Posts Tagged ‘Vegans’

Feminist Vegan Restaurant Closes

October 3, 2019

Here is a wacky story from Down Under.

A lesbian-owned, vegan restaurant that charged an 18% “man tax” has closed its doors after less than two years of business in BrunswickAustralia.

Handsome Her, a small restaurant billed as “a space by women, for women,” made international headlines in 2017 after announcing upon its opening that female customers would get priority seating and men would be charged an optional 18% tax “to reflect the gender pay gap.”

Less than two years later, the cafe’s owners announced that they would be closing up shop in order to continue their mission with more “hands-on work.”

“When we opened Handsome Her in 2017, we expected that perhaps we might make a stir through our brazen public discussions of structural inequality and oppression,” the cafe said in a Facebook post. “The man tax blew up the internet, an idea that we didn’t think was all too radical, yet the way the world responded showed us how fragile masculinity is and solidified the necessity for us to confront and dismantle patriarchy.

The idea of charging a “man tax” seems radical to me and I wonder how this man tax did not run afoul of Australia’s anti-discrimination laws. It certainly seems to be discrimination based on sex, but perhaps discrimination against men doesn’t count. Maybe the fact that the tax is optional is enough to keep them out of trouble. I also wonder how these women expected to stay in business when they were alienating half of their potential customers. More than half really, since I am sure that many women did not appreciate the discrimination against the men they loved.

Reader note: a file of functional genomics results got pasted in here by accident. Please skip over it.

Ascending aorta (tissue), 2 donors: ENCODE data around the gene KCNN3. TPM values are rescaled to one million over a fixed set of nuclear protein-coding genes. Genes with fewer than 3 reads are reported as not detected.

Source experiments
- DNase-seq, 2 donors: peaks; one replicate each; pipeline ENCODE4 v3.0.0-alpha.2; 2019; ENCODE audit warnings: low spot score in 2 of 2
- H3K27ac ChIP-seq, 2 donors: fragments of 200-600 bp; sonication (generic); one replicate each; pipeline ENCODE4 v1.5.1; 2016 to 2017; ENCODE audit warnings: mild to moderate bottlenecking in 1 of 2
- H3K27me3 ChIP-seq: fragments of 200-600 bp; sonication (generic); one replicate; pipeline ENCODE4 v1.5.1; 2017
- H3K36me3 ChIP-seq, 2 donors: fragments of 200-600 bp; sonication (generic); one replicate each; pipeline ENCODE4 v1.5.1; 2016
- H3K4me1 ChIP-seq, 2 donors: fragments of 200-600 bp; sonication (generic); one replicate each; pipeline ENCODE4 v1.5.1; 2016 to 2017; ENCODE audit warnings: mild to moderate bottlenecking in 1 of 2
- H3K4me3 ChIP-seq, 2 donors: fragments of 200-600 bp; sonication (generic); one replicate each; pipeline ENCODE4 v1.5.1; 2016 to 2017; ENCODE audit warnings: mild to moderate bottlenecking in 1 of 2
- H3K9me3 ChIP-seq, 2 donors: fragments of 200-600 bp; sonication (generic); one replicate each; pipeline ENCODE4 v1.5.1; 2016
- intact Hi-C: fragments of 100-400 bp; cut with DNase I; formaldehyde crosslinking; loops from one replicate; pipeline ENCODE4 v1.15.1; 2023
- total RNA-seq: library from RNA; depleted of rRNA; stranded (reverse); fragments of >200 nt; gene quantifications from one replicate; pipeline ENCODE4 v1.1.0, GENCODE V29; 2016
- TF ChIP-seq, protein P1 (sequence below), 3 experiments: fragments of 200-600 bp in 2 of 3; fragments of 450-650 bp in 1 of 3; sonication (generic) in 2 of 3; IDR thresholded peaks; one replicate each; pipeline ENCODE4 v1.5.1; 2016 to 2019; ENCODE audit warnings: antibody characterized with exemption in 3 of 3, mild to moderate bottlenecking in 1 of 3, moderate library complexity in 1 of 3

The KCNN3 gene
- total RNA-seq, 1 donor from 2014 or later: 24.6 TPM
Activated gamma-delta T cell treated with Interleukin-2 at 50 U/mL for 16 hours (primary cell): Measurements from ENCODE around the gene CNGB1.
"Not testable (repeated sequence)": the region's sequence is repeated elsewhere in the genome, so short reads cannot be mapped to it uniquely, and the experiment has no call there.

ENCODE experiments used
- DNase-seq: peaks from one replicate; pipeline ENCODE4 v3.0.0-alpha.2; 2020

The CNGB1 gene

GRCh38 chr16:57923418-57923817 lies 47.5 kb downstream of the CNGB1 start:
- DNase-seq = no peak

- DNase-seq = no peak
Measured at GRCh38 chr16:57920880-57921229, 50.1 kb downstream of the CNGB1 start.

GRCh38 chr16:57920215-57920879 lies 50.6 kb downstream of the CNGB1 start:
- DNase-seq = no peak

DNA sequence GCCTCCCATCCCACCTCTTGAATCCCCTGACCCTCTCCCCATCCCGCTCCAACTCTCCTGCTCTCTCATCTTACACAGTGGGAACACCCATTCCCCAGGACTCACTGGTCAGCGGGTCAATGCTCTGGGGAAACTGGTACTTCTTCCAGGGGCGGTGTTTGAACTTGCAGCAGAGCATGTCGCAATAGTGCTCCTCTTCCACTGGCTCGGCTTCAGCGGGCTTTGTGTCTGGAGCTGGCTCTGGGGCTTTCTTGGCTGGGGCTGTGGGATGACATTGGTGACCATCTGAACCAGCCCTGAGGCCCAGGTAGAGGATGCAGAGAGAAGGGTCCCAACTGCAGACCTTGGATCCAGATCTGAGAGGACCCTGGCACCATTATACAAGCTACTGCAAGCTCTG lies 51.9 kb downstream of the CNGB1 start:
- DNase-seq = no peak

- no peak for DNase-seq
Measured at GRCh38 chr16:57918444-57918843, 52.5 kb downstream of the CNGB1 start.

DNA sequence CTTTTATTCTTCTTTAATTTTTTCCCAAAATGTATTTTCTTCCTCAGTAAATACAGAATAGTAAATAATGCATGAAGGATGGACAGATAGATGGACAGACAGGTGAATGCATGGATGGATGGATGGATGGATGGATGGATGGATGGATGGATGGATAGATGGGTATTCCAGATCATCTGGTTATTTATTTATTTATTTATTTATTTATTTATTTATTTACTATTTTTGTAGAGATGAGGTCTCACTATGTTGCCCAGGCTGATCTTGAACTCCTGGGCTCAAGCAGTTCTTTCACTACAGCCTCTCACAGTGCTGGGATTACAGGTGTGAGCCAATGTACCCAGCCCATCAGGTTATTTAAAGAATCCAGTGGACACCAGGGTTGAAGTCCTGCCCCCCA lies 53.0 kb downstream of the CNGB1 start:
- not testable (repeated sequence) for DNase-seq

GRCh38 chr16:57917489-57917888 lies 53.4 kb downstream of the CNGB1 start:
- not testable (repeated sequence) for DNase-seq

It is easy to make fun of these foolish women with poor business sense, but I think there is an important lesson for more established businesses here. The reason that any business exists, whether it is owned by a single proprietor or a great multi-national corporation is to make money for its owners. Any business must make a profit or it will eventually go out of business. The only way for any business to make a profit is to please its customers by providing goods or services they desire in a manner they desire. If the owner or manager of a company decides to pursue any goal besides making a profit by pleasing its customers, such as pursuing social justice, it will cease to please its customers and will eventually go out of business. This is particularly true if the pursuit of virtue-signaling results in policies that alienate customers. Yes, I am looking right at you and your new gun policies, Doug McMillan, CEO of WalMart. Trying to impress the social justice warriors, who despise WalMart and would never willingly shop there, while alienating gun-owning customers is simply not a good business policy.

Ultimately, the CEO of any corporation works for the stockholders, the owners, of the corporation. It is his or her job to serve the interests of the stockholders by pursuing policies that legally and ethically maximize profit for the corporation. As I stated above, any company can only make a profit if it provides goods and services that customers want to buy. If the CEO of a corporation decides that impressing his elite peers with virtue-signaling is more important than providing customers with the goods and services they want, he is not pursuing policies that will maximize profit and therefore is not serving the stockholders. He is in the same position as any of his employees who pursue outside interests while on the job.

Businesses should concentrate on the business of making money and pleasing their customers, not engage in political activism or pursue social justice. When I decide to buy something from Walmart or some other store, the only thing I want to consider is whether I am getting a good deal. I don’t want to have to be in the situation of having to consider whether the money I am spending is going to serve a bad cause. I don’t want every decision in my life to have political considerations. Not everything has to be about activism.